Another comment on an old post about gaming made me decide to post this here. Let me know what you think!
In the beginning, Tiamat the elder goddess of chaos found the younger gods to be noisy and annoying, and planned to kill them.
Terrified, they looked to the strongest among them, Marduk, to save them. But Marduk was also crafty, and added a condition: if he saved them, he would be king of the gods. They agreed, and he went to face Tiamat in battle.
The battle was suitably epic. Faced with a much larger, older, and more powerful foe, Marduk managed to overcome the odds. He let his guard down for a moment, and when Tiamat (often portrayed as a sea monster, Leviathan) opened her massive jaws to finish him, he used his godly power to force the wind down her throat, blowing up her belly like a balloon; then he shot her in the belly with an arrow, popping that balloon.
You know, like how Richard Dreyfuss killed the shark in Jaws.
From the messy corpse of Tiamat, Marduk crafted the world and its inhabitants. And so you see, order comes from the forceful suppression of chaos, and life is born out of violence.
This is the Babylonian creation myth, and it’s inescapably woven into our culture. From it, we get our concept of what it means to be a hero: be stronger and craftier than your enemies, meet violence with greater violence, and rely on your ideals and virtues to justify your actions. Violent suppression of violence, in the name of peace. Theologian Walter Wink refers to this narrative as “the myth of redemptive violence”.
Of course, it sounds negative when you say it like that. But really, that’s the story we’re told over and over again, in novels and comics and movies, but perhaps more in video games than anywhere else. Video games involve us like no other medium: while a movie or novel lets us act out the part of the hero vicariously, video games put us in that role almost completely. We get all of the hero action, with none of the mortal danger!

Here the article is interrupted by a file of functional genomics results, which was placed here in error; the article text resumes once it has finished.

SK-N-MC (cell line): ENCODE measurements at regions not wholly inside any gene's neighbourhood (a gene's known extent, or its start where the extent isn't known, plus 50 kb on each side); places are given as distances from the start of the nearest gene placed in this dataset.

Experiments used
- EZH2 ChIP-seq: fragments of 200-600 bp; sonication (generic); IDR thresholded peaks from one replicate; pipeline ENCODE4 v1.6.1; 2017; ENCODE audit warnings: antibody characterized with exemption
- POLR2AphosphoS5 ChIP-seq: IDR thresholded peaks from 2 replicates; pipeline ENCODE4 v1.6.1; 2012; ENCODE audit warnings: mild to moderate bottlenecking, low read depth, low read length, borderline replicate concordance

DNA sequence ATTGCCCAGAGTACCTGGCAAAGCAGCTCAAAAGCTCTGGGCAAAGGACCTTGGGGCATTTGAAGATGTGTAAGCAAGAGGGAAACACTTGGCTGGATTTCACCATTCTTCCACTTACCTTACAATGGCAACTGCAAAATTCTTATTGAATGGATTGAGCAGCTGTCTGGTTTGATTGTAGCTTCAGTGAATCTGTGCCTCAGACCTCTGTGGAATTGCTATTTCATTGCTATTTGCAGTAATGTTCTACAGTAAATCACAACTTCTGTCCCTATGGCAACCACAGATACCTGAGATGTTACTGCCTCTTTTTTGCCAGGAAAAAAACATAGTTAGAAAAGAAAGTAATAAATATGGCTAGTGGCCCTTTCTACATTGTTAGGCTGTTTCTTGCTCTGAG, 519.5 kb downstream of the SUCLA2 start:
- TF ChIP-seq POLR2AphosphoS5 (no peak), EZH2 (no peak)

But our desire to be part of this hero narrative isn’t just in our cultural media. We do it in church, too. I’m writing this on a Sunday night, and I have a song from this morning’s service stuck in my head: “You are a mighty warrior, dressed in armour of light! Crushing the deeds of darkness, lead us on in the fight! Through the blood of Jesus, victorious we stand!” We hold evangelistic “crusades”, we practice “spiritual warfare”, and we sing “Onward Christian Soldiers!” We seem to incorporate the Babylonian myth of redemptive violence even into our religion.
We’re not the first. The Bible occasionally refers to God in this sort of way – we call it “the divine warrior motif”. But there’s a very important distinction to be made: when the Bible portrays God as a divine warrior, it’s usually being ironic. It’s giving a nod to the myth of redemptive violence, acknowledges that it’s there, and then sweeps its legs out from underneath it. Here’s how.
First, the myth of redemptive violence is based on a sense of struggle that goes all the way back to creation: the world was created from the bloody corpse of an elder goddess, and from a violent matricide all mortal life is born. All creation myths of the Ancient Near East have some form of this, except for Israel’s: our God creates the universe with a word. Our God is not an underdog who must overthrow the oppression of chaos by violent means; God is the perfection of power, and there are no forces who can stand against God except by the grace of God’s mercy. Peace and order do not come from violent struggle, but from the character of the God who creates them and continues to will them. Violent struggle is not something that we inherit from God, but something that we create for ourselves.